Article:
“I think I still miss him. I was the oldest. He used to call me his pet. This is my dad. I loved him so much.”
Marie was in her early twenties and living in France when she received a phone call from home to say her father was fine.
Mary (67) was the eldest of Tom and Pauline Kennedy’s four children, born in 1954. The couple were from Dublin 7 but had moved to Klondalken, where Tom worked as an insurance clerk.
Pauline and her sister got married on the same day and moved in next door to each other. The families lived across the road from Graham Norton, before he moved to Cork.
Mary has fond memories of her father.
“My dad used to read what we used to call fun before we went to bed, he’d sit there by the fireplace and we’d be kind of around them,” she told host Brendan Courtney on RTE Life’s Keys To My show.
“My mother was very strict and would say ‘Wait until your dad comes home.’ We would say ‘Big’, because he was kind of weak.”
She was the first in her family to graduate from university.
“I can remember my dad was very proud when I graduated. I spent a lot of time in the library, I worked hard. I was totally obsessed, and I was studying and studying and studying. It was a pen and look at the end point,” she smiles.
Marie moved to Rennes in France in 1976 to teach English, sharing an apartment with her friend Jill.
“During the time I was here, my father passed away unexpectedly. It is an important place and I feel very happy to have the opportunity to revisit it,” she explains.
“I think the way it happened, Jill and I were on Easter vacation and got a phone call from Dublin to say that my dad – who was golfing, it was a Saturday – had taken a turn. I didn’t realize until I got back to Dublin that he was already dead, that he was injured Having a heart attack on the golf course.
“You can imagine how those two weeks were, it was awful. But there was a bittersweet moment when I came back here.”
She adds, “He was a great letter writer and he wrote me letters all the time. I actually brought them to show you. When I got here there was a book he wrote that didn’t arrive until after he died.”
“He actually wrote it on March 11th. It didn’t arrive until I came back. He was here waiting for me when I got back. So you can imagine, it was really sad because he wasn’t with us anymore and he always signed it ‘Take care of yourself’.”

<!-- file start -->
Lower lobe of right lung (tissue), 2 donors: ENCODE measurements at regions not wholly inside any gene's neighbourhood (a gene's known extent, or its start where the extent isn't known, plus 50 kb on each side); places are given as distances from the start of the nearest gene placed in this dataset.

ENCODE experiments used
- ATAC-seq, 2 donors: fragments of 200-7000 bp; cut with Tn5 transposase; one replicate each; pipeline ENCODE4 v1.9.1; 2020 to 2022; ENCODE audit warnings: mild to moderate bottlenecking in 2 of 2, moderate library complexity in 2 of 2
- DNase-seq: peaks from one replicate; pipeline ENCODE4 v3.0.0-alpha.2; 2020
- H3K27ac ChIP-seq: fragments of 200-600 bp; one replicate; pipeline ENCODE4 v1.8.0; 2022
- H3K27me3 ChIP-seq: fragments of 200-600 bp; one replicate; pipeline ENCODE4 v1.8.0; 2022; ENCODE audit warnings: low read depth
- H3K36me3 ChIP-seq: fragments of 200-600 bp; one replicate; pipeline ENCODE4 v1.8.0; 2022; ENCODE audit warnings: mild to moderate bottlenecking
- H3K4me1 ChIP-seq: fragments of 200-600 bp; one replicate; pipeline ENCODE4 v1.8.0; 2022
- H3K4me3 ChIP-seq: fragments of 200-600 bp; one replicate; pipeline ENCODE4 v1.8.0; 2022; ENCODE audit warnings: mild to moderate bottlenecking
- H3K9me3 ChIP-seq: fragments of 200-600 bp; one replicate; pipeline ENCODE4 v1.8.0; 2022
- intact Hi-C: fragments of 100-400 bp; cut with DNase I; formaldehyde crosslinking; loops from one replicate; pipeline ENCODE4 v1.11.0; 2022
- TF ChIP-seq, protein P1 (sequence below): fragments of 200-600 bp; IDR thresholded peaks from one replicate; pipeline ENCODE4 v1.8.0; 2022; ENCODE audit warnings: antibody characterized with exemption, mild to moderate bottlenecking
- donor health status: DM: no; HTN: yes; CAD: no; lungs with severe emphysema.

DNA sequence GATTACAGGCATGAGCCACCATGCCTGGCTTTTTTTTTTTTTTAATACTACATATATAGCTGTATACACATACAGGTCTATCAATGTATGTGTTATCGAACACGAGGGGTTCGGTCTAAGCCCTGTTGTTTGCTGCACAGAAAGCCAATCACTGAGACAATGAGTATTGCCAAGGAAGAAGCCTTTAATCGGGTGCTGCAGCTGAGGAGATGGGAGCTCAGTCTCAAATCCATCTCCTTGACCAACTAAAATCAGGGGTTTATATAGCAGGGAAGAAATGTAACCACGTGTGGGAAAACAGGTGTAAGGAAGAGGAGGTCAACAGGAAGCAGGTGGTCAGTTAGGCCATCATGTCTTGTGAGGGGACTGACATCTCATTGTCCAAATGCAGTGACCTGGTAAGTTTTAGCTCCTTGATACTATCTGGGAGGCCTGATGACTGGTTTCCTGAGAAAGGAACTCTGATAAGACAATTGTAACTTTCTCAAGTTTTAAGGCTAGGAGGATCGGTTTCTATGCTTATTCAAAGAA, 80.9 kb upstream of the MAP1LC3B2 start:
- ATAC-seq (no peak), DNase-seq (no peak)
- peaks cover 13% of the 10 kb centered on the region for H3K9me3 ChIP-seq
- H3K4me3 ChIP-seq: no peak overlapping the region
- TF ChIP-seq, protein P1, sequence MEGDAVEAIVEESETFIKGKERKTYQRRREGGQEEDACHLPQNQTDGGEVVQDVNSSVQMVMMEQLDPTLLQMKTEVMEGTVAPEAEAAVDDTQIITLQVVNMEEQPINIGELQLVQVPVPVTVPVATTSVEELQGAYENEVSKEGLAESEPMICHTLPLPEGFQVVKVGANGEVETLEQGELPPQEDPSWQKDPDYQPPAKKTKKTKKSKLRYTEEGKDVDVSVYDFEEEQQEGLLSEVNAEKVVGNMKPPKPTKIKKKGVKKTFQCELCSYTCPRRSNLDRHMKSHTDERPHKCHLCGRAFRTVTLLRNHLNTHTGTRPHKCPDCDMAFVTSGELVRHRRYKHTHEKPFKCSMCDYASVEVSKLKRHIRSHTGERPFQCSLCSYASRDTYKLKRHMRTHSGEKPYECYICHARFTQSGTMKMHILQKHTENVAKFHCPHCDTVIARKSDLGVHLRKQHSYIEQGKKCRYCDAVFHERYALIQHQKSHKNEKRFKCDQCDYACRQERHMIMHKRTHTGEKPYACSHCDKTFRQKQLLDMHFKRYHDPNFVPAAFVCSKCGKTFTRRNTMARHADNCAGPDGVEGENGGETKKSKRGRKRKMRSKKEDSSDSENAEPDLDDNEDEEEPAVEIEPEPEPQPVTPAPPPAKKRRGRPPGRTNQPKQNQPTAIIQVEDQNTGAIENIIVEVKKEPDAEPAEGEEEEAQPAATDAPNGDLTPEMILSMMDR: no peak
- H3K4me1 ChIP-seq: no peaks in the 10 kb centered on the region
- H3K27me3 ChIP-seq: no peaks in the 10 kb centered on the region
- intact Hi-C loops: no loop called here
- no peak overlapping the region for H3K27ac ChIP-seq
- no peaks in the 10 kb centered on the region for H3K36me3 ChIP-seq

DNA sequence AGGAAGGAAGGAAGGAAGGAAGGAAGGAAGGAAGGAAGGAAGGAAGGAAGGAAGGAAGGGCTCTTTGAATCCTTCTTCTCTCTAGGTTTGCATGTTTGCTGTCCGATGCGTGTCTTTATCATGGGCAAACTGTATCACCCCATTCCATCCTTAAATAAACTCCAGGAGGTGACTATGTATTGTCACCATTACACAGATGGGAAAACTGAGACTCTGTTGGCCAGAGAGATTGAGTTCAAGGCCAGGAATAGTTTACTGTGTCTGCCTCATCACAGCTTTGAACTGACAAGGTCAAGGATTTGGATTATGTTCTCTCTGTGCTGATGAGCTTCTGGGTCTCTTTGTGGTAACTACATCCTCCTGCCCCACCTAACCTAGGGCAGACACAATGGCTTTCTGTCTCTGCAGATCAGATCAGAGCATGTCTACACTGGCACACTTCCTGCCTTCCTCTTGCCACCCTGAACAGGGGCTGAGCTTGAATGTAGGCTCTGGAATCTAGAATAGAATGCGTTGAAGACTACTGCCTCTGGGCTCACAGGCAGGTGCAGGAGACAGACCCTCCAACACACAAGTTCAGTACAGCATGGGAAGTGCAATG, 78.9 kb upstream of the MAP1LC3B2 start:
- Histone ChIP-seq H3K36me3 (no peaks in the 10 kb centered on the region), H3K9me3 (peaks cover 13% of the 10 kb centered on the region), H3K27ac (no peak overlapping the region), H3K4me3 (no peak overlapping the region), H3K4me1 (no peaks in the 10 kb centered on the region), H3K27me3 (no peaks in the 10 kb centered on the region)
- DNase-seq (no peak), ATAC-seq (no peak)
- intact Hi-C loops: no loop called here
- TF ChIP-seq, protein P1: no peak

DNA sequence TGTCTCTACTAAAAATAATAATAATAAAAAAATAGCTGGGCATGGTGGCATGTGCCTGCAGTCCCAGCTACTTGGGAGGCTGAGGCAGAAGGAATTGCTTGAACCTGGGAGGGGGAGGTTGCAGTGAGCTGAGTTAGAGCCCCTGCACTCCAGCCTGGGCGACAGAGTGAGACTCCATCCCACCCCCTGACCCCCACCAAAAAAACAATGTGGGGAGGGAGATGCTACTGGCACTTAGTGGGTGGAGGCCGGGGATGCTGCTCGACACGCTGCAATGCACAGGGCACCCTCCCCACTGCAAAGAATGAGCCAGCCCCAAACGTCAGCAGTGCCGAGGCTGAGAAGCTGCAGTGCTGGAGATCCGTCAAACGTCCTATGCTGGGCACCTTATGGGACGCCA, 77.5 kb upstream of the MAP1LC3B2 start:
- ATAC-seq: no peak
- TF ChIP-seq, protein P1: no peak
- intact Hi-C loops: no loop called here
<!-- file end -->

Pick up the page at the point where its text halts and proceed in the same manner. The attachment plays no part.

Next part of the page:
“I think I still miss him. I was the oldest. He used to call me his pet. This is my dad. I loved him so much.” Mary is touched when she remembers his awakening.
Vincent’s mortuary, the neighbors said ‘Don’t go see him, remember him like you saw him last January when you were leaving to go back to Rennes and I’m sorry I didn’t,’ she cries, as Brendan consoles her.
“I guess I wanted to see him lying in the coffin to say goodbye. That didn’t happen. He was beautiful… He was a special man.”
Mary returned to Ireland, when she got a job teaching Irish and French at Coláiste Bride in Clondalkin.
My mother was a widow now. I was the eldest. “I should go home now,” I said, “help with money.” I’m happy with the way things went,” she recalls.
Marie had to pack her bags and leave RTE nearly three years ago because 65 is the mandatory retirement age for station employees.
In the late 1970s, I applied for a job as a part-time continuity broadcaster at RTE.
“I answered the ad, but I didn’t tell anyone. I got a part-time continuity job, which I combined with working here,” she recalls.
“I was a celebrity here in Klondalken! What they didn’t see was when I did my ad and the show started, I would then take their copies and correct them the next morning – I wasted no time.”
Marie went on to become one of RTE’s major stars, hosting the Eurovision Song Contest in 1995 and topping magazine programs such as Nationwide and Open House.
“I think if people have the energy and the desire to work, they should be allowed to keep working,” Mary says.
“Honestly, I’m 68 and I don’t feel any difference in my head from what I felt maybe 20 years ago.”
But she did not want to move the feathers and left quietly.
“I was employed and therefore had to retire at 65. That is not the path I would have chosen,” she points out.
“I am a real person for sticking to the rules, but I didn’t like the rules. I didn’t like the fact that 65 was a watershed point.”
Mary marked her departure by appearing on Dancing with the Stars. A mother of four was downsized from the home she raised her children in Nucleon and found love again after her marriage ended in 1997.
“I don’t think anyone who gets married wanting anything other than that will be forever until death do us part. It doesn’t always happen,” she says.
“It was important to me that the kids had the same school, the same friends, and that my ex-husband and I were a parent,” she says.
“They’re all like adults now, they’re good people.”
Marty Whelan surprised Marie with a look at Keys To My Life.
The couple laughs when they remember how tongues were shaking about whether there was anything romantic going on with them because they get along so well on screen.
Mary laughs, “I remember someone said they were having lunch at a certain pub on the north side of Dublin, which is not far from where you live, and they were saying ‘yes sure, they’re having an affair’.”
“Every time something close happened between us, or something funny happened, we’d say ‘This is for the woman at Coachman’s.'”
Keys To My Life premieres on RTE One tonight at 8.30pm.